The History Boys
The History Boys
Meet Scott and David Barclay…
There’s a saying up here, ‘people make Glasgow’, and they certainly do. We had been together for 11 years at the time, in a civil partnership for seven, but it never felt the same. We were never on the same footing as our married friends. I couldn’t even refer to my partner as husband. Neither could he to me.
As we now pore over the extraordinary collection of photos, greetings cards and those infamous press cuttings, we are reminded that it was all by accident really. When we booked our wedding, we had no idea we were fated to make history that day. The first clue came in the form of a phone call from one of the main news channels in Scotland asking to film us on the morning of our big day. Only then did it begin to dawn on us. Then the BBC called, then the Daily Mail, The Sun,
The Mirror and publications from as far afield as Dubai and California. It went a bit crazy!
Granted, not many people have 20 photographers, a bunch of television crews and a road in Glasgow city centre shut off for the occasion, not to mention protesters. But this wasn’t any wedding. We were to be the very first same sex couple to be married in Scotland, and that came with some obligatory extras.
Another couple got married under Scottish law at the Australian Consulate just before us, but we were the first in Scotland. They were legally robbed of their marriage as soon as they walked out of the embassy. That made it all the more special for us. Not out of some awful schadenfreude, but because it reminded us how lucky we were to live in a country that didn’t just tolerate diversity but celebrated it.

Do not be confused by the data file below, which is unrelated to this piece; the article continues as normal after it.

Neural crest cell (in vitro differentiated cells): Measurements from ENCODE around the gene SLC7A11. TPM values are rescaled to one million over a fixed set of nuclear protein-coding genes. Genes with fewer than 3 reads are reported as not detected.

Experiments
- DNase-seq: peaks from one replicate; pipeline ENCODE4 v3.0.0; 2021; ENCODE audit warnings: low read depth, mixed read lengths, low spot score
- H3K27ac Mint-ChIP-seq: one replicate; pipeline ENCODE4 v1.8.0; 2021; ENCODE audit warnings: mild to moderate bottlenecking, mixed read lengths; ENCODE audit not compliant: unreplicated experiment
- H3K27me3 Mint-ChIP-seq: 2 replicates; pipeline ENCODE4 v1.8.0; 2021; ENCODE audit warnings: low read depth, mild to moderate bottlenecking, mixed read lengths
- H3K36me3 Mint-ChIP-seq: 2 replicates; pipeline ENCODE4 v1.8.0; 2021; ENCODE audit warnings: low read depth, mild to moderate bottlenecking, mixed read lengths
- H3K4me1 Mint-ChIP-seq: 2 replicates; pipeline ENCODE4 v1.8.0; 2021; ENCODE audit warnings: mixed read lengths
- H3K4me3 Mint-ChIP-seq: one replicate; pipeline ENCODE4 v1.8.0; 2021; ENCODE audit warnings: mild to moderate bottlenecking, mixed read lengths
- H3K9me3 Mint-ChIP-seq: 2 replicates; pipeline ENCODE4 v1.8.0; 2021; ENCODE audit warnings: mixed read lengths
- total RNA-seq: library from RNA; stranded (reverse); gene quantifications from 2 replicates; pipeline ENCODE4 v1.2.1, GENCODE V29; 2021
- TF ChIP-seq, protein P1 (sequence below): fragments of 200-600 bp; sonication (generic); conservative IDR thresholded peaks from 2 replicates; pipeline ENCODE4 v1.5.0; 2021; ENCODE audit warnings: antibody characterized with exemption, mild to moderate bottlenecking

The day itself passed by in a blur, but there were a few standout moments. As we were driven up to the registry office, locals who recognised us from the papers shouted out of car windows to wish us well. It was overwhelming. Even now, over a year since it happened, we’ve had to stop on occasion to do selfies with total strangers. We were live on BBC radio as we walked up the steps of the registry office – me on one line, and a Catholic priest telling us we were an abomination on the other. But the few protesters who turned up outside quickly dispersed when they realised the wave of love and respect we were being showered with by the public.
The Chief Registrar for Glasgow led the ceremony, and the very person who helped write the new law witnessed it. As we left as an officially married couple, the Cabinet Minister who signed the act into law toasted us with a glass of champagne – he popped the cork so hard it nearly put a hole in the ceiling of the office.
As we left we were ushered through the back doors to avoid the press, only to be greeted by a crowd of photographers, television crews, and strangers who cheered our names and threw confetti. It was the most surreal moment of our lives.
One question every reporter asked us was, “Do you feel any different?” The answer is yes. It validated our relationship in a country that before had said our relationship wasn’t as important as our friends’ and family’s. Yes, we still have the same lives. Yes, we still have to go to work and pay the same bills. But yes, we honestly feel different.
We’re not saying marriage is for everyone, indeed some same sex couples don’t want to get married at all. But now they have a choice. Has equality now been reached in this country? We would both unanimously say no. Equality will be reached when there is no need for all this attention, when it will just be another two people getting married regardless of genders.
To be in the history books is special; to think that in decades to come when another generation studies equality in school our names will come up. The best thing came a few months after our wedding. We were walking in a shopping centre when a man in his fifties approached us, shook our hands, and with tears in his eyes recalled how we had made it easier for his son to come out to him. He just hugged us and left. If that’s our legacy, it’s some legacy.